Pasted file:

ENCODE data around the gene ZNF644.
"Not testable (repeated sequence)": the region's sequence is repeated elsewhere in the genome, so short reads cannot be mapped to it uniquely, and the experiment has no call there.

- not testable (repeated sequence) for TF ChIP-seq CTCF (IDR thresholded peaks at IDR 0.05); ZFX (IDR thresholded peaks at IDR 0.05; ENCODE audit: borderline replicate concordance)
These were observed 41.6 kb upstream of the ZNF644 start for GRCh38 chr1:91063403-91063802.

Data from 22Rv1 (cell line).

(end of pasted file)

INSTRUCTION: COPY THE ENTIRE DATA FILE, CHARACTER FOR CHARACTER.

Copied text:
ENCODE data around the gene ZNF644.
"Not testable (repeated sequence)": the region's sequence is repeated elsewhere in the genome, so short reads cannot be mapped to it uniquely, and the experiment has no call there.

- not testable (repeated sequence) for TF ChIP-seq CTCF (IDR thresholded peaks at IDR 0.05); ZFX (IDR thresholded peaks at IDR 0.05; ENCODE audit: borderline replicate concordance)
These were observed 41.6 kb upstream of the ZNF644 start for GRCh38 chr1:91063403-91063802.

Data from 22Rv1 (cell line).